Inhabitat wrote about a new design concept for a green roof aviary by Ballistic Architecture Machine (BAM). BAM’s green roof would support a “functioning biotope for migrating birds.” According to Inhabitat, BAM wants to implement their concept aviary along the Atlantic Coast Flyway, which is overlooked by the Goldman Sachs Headquarters in Lower Manhattan. “It is intended to be a rest area for birds and insects traveling along the Atlantic Coast Flyway. The aviary spans 70,000 square feet of roof and vents, into a park that is truly intended for just twelve species of birds.”
Inhabitat says the design was created with the assistance of ornithologists from Harvard and Cornell Universities. The bird-attracting green roof would be attached to a twelve story building, and filled with soil, water, gravel and other materials designed for birds. Webcams would be placed in the structure to allow researchers to monitor its usage. Read the article and an earlier post on biodiverse buildings.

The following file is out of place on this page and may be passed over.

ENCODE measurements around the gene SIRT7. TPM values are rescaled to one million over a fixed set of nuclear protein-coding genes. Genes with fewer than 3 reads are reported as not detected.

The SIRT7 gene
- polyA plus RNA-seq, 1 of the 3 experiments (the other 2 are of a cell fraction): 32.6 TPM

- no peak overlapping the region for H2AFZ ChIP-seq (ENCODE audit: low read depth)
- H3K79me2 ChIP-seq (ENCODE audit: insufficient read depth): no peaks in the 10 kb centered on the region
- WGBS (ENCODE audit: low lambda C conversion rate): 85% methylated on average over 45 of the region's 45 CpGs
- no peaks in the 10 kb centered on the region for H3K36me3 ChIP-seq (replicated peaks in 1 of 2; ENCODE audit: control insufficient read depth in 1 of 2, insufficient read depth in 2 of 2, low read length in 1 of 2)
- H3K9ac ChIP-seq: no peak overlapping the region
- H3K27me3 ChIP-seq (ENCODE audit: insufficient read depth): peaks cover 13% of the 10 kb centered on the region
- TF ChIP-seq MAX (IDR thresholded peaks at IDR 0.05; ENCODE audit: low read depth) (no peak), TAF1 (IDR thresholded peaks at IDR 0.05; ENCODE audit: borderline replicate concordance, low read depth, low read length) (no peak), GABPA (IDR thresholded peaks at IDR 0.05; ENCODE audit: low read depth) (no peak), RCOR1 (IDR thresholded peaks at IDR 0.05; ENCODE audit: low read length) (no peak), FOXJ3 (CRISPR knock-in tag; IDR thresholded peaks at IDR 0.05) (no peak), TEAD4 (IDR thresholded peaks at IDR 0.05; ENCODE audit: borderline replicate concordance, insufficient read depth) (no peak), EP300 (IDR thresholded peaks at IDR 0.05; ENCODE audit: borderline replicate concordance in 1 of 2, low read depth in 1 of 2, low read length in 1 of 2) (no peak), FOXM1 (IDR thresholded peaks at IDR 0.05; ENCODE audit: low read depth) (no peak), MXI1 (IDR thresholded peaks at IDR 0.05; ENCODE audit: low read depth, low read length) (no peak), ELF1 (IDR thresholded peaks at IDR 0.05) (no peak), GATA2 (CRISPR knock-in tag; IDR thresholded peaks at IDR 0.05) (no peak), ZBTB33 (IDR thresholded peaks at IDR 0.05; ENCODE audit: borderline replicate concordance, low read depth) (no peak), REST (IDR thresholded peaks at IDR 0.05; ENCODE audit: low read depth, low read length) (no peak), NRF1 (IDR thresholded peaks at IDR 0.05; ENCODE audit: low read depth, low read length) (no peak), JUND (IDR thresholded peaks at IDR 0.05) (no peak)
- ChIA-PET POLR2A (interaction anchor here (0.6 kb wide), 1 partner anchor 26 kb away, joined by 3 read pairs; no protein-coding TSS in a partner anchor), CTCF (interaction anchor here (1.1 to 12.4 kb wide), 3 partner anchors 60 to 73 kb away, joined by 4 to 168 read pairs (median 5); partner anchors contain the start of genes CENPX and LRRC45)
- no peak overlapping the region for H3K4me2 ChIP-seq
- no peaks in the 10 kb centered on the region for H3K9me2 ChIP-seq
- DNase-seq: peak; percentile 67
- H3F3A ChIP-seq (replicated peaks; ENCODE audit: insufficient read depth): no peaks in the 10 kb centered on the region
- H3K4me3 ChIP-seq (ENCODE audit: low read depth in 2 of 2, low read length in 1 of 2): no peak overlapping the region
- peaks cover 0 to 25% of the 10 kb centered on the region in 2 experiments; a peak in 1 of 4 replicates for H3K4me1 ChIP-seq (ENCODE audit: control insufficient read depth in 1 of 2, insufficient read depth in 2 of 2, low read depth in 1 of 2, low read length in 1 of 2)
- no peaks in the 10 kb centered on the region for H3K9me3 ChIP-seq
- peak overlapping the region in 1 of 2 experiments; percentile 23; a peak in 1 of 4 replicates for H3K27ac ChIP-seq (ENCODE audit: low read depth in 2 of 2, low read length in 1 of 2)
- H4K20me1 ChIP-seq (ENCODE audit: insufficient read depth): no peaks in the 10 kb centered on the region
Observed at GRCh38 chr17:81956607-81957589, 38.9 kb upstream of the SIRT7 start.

Separately, in a project that is underway in Berkeley, California, goats have been introduced in the Oakland and Berkeley hills to fight forest fires. According to Tom Klatt, the former manager of the Office of Emergency Preparedness at UC Berkeley, and author of UC Berkeley’s 2007 Fire Mitigation Program Annual Report, “the goat clearance scheme is one of the key reasons the Bay Area hasn’t had a recurrence of a catastrophic fire in decades.” However, E-magazine notes that goats can also have a negative environmental impact, if left unmanaged. “These agile animals have been known to reduce or eliminate entire populations of native plants and facilitate soil erosion and the establishment of invasive plants. According to Professor Josh Donlan, the director of Advanced Conservation Strategies at Cornell University, ‘Non-native herbivores, like feral goats, are responsible for widespread ecosystem degradation and biodiversity loss on islands around the world.'” Read the article